More mobility for the elderly with the Aura Power Suit

13 January 2017
With the elderly making up a large part of the society, it’s no wonder they are becoming an interesting target group for many companies and designers. Most of them focus on the tasks in and around the house. There is, however, another interesting challenge: mobility outside the home. Yves Béhar and Superflex hope to have found the solution to this challenge with the Aura Powered Suit; a wearable which reacts to the body’s natural movements. They unveiled their suit at London design museum’s exhibition NEW OLD.

Second supportive skin

Motors, sensors and artificial intelligence are at the core of the design of the lightweight suit. Using these, small ‘muscles’ are able to provide support to the user when standing up, sitting down or balancing — in short: general mobility. It does so meeting the needs of the individual wearer. An origami like fabric allows the suit to grow of shrink whenever necessary, which makes movements organic instead of robotic. By supporting the wearers main muscle points, it provides necessary support whilst maximizing ergonomics.

Hardware pods

Since comfort is of an especially high priority while designing for the elderly, the hard technology components such as motors, batteries and control boards are designed into hexagonal pods. The pods are placed onto fabric with origami-like shapes. This allows the wearer to move around, during which the hardware expands, contracts and moves in sync with them. The system is modular and thus adaptable to different users. To make life a little easier; the hardware pods are removable so the suit can be cleaned.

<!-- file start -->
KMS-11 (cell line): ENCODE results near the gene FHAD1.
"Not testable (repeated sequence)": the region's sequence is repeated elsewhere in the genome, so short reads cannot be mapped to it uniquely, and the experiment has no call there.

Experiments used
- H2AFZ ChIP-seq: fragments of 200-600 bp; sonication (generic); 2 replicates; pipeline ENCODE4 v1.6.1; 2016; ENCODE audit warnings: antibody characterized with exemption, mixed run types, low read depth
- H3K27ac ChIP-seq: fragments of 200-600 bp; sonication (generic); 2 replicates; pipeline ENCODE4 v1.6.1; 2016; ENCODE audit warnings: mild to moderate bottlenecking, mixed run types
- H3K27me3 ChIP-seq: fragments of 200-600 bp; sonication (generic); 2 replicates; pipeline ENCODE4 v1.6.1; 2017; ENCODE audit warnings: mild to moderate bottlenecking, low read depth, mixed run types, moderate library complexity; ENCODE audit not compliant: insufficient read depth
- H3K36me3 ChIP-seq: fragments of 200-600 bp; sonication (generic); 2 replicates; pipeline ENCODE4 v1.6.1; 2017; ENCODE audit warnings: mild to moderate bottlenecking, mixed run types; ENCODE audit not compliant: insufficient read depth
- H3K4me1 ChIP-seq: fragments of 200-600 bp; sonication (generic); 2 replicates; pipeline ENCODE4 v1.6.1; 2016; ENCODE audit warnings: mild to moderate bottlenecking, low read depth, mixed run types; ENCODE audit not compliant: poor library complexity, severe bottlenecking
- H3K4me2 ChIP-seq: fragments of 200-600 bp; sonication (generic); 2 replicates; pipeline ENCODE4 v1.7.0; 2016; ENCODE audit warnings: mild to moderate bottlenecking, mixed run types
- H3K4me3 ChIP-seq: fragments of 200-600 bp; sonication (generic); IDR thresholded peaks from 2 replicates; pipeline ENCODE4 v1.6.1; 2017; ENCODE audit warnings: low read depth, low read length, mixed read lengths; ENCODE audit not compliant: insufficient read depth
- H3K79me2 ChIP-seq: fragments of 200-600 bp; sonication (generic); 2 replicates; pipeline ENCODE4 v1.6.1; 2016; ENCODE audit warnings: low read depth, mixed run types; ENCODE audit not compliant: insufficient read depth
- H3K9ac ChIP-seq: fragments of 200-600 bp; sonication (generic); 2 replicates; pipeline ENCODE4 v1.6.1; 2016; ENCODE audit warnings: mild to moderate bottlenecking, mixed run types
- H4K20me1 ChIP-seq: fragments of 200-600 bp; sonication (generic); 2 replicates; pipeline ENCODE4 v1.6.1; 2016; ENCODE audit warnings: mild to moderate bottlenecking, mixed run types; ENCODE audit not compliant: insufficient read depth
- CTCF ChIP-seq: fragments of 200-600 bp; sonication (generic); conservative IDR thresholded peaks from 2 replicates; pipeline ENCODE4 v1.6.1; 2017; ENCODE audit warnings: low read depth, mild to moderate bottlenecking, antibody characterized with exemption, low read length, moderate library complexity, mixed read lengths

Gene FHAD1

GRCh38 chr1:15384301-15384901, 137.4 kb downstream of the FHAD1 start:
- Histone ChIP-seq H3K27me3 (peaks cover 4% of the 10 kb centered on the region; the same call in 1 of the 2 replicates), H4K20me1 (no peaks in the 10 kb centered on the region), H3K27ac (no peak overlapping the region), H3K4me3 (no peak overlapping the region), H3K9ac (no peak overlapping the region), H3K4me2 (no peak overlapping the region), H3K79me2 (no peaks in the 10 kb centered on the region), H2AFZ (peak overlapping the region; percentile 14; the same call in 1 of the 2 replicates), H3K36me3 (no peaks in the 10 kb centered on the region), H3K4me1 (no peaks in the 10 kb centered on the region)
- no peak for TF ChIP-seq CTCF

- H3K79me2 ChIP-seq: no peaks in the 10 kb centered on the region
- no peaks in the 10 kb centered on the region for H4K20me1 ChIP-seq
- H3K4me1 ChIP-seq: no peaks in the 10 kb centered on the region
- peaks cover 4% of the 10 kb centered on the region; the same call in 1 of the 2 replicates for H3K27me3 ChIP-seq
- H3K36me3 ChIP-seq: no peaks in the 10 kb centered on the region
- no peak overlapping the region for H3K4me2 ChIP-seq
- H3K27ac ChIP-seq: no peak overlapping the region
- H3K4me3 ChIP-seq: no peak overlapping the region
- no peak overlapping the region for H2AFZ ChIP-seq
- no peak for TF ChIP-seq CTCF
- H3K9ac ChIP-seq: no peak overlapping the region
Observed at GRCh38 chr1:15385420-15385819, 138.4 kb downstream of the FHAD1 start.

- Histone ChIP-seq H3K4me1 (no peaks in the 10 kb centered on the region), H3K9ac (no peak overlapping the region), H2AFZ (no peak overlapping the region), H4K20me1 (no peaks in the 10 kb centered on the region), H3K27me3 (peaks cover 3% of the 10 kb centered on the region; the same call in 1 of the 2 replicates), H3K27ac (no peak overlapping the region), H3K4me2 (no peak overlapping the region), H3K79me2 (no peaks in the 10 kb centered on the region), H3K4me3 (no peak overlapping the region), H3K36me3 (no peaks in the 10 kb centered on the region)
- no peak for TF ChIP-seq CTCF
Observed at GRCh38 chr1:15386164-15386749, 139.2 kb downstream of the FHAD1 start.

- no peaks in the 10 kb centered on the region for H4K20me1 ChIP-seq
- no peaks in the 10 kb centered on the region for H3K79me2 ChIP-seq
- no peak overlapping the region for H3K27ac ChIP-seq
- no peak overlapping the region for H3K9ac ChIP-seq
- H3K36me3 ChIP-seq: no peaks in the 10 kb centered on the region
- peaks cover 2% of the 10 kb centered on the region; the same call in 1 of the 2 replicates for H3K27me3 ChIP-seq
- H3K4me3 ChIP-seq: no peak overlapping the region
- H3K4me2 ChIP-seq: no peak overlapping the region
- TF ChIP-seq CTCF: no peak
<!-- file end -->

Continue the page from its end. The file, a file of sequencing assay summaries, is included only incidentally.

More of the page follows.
Good grip, soft fabric

All this hardware isn’t laced into the suit for nothing; it helps people move around. To do this, the suit has to grip the wearer’s body, but still remain comfortable. A V-shaped band is the solution for this problem. This V-shape holds tightly around certain points on the body, to create lumbar support. It provides support for the user’s torso, hips and legs. The combination of soft fabric and good grip should make the garment easily adoptable for daily use by the elderly.

The final suit should weigh less than three pounds and hide the necessary technology within. And with this suit, mobility outside the home should be in reach for most elderly.